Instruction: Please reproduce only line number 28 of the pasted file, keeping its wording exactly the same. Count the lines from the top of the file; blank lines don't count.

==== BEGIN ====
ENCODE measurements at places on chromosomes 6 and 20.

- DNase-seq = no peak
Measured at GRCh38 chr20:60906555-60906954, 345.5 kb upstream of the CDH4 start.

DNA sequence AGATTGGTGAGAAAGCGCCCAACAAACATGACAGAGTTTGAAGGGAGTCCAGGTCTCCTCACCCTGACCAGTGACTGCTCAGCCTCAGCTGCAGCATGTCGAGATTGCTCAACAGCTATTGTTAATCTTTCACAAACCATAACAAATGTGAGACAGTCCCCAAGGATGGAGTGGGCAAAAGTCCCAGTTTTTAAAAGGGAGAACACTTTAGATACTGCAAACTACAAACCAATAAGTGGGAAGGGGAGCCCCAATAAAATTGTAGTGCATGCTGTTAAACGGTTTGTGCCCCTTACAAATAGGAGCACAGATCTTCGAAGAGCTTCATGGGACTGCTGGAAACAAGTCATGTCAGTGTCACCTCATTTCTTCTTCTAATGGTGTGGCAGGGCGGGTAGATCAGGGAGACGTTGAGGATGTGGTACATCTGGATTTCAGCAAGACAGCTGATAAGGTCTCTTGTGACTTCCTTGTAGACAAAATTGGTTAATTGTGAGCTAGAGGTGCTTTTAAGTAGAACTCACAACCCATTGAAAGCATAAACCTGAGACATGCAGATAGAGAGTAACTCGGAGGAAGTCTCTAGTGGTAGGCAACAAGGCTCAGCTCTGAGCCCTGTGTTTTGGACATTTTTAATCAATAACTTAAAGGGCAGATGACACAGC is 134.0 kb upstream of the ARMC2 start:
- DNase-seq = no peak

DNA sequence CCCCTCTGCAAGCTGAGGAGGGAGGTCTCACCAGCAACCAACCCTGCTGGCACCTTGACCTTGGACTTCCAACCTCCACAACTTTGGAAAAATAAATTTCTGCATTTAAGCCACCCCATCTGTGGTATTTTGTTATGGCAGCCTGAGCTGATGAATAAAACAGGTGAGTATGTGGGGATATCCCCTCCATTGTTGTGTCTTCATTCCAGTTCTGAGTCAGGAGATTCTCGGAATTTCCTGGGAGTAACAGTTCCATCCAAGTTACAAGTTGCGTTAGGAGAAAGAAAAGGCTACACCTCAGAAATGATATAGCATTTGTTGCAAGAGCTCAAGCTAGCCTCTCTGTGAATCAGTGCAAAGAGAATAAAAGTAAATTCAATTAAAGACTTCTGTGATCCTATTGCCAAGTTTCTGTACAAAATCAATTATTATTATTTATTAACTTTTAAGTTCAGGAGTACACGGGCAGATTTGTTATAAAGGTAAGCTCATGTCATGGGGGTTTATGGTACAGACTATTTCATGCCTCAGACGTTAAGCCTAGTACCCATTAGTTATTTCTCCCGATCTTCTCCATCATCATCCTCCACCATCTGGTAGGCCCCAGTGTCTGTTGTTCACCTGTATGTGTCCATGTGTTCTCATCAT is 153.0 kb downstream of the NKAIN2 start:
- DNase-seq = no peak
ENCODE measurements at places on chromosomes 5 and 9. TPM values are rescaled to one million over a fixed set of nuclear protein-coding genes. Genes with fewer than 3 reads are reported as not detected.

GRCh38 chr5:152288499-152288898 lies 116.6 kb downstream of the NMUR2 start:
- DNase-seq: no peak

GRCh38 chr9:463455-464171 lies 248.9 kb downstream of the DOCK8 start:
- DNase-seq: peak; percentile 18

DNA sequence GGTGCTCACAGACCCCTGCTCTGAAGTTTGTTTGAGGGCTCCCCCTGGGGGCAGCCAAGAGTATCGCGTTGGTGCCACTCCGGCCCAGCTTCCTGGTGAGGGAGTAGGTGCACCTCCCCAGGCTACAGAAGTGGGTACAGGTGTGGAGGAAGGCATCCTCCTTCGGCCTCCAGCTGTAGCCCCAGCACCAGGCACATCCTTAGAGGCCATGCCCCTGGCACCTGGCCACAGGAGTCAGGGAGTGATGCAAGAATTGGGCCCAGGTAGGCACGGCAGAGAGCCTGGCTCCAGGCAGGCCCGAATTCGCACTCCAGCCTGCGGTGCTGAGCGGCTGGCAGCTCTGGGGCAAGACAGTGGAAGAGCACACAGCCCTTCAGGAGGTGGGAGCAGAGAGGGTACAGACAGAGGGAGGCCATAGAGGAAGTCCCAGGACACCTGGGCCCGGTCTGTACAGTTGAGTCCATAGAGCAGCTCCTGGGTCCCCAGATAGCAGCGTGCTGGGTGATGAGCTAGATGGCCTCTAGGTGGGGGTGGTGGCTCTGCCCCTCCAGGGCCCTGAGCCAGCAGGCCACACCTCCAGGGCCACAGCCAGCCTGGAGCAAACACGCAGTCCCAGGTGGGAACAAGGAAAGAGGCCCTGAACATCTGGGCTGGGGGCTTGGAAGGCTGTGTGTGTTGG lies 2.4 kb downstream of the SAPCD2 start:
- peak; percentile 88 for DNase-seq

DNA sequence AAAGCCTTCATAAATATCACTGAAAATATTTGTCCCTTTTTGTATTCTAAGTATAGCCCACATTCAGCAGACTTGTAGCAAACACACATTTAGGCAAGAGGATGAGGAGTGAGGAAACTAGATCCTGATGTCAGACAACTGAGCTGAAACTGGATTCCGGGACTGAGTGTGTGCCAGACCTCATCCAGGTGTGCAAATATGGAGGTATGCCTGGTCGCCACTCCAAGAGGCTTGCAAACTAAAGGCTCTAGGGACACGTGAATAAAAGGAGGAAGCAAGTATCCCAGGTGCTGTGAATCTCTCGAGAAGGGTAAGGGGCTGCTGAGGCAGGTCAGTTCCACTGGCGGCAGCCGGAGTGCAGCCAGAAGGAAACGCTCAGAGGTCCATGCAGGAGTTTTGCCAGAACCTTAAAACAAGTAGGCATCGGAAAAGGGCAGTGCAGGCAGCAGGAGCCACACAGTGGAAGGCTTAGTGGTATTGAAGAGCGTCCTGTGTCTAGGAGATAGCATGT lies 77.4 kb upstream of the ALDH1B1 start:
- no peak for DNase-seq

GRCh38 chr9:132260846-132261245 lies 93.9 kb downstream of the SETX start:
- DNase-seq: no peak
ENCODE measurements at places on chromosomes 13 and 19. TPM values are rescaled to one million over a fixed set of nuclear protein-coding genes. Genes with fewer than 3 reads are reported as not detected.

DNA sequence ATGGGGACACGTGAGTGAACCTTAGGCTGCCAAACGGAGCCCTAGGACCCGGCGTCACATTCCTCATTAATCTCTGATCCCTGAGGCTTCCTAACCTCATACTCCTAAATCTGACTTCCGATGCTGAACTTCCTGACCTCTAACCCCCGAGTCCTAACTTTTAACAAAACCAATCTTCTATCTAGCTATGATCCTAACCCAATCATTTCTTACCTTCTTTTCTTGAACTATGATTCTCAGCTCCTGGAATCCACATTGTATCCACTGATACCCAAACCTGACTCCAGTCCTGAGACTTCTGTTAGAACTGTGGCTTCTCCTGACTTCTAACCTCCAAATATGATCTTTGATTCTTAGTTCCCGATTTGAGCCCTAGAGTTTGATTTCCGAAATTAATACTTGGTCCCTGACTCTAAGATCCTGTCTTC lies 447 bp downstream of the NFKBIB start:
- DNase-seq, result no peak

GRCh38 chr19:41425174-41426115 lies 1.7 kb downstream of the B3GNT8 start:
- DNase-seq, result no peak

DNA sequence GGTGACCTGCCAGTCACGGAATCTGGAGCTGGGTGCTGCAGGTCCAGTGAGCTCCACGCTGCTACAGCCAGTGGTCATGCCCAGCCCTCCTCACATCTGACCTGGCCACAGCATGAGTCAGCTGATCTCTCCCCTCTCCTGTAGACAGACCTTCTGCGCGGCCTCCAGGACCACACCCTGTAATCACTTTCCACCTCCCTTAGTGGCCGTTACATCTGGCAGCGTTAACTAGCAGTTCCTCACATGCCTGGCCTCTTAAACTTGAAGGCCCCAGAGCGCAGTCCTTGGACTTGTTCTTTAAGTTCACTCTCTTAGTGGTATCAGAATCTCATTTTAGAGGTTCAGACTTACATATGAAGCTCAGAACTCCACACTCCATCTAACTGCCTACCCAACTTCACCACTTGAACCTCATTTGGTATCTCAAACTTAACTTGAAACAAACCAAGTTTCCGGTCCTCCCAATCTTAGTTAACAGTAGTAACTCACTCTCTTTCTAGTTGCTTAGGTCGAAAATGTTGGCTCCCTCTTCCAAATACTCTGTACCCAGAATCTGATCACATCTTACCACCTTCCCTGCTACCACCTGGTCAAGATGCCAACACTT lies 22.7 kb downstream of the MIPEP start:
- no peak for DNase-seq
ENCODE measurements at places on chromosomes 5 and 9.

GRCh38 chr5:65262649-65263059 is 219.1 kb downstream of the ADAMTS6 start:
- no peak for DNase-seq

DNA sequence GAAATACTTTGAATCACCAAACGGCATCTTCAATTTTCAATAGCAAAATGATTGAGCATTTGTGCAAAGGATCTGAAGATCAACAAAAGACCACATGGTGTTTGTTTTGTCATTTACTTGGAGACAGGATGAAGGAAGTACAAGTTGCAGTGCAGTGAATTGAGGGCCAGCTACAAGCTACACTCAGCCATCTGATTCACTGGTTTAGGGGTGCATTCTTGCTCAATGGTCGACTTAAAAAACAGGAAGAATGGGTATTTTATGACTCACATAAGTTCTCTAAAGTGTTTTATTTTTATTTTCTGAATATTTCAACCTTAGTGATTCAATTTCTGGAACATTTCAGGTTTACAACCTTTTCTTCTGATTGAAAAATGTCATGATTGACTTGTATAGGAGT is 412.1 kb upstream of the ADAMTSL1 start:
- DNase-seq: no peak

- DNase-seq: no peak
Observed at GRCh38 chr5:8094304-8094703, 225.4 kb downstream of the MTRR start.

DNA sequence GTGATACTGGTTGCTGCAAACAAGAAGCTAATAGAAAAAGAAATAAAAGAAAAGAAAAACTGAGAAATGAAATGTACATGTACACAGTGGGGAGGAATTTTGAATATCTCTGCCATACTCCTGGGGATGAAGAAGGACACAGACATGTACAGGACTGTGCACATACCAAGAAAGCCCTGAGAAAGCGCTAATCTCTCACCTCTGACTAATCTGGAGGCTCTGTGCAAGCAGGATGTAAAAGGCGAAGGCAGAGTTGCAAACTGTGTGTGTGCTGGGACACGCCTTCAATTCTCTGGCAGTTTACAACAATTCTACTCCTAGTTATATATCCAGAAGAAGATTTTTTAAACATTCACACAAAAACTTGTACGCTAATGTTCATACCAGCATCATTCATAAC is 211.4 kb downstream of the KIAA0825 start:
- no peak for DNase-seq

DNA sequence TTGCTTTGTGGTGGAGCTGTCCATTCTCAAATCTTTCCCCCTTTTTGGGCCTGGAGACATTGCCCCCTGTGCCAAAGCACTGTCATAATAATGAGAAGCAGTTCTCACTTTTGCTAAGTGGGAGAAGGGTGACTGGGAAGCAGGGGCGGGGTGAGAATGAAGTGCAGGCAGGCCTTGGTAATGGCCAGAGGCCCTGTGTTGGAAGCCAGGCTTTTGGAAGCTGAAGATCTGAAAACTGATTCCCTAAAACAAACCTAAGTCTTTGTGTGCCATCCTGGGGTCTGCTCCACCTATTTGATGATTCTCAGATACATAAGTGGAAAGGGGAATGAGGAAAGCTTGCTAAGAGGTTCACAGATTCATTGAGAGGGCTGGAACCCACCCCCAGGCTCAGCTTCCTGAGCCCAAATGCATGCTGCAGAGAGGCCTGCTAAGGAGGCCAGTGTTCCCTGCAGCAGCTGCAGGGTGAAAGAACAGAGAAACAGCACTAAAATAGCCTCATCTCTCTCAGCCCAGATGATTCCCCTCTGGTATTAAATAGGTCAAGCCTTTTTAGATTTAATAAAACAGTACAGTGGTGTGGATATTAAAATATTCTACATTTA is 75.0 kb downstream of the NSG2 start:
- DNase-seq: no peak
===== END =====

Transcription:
- no peak for DNase-seq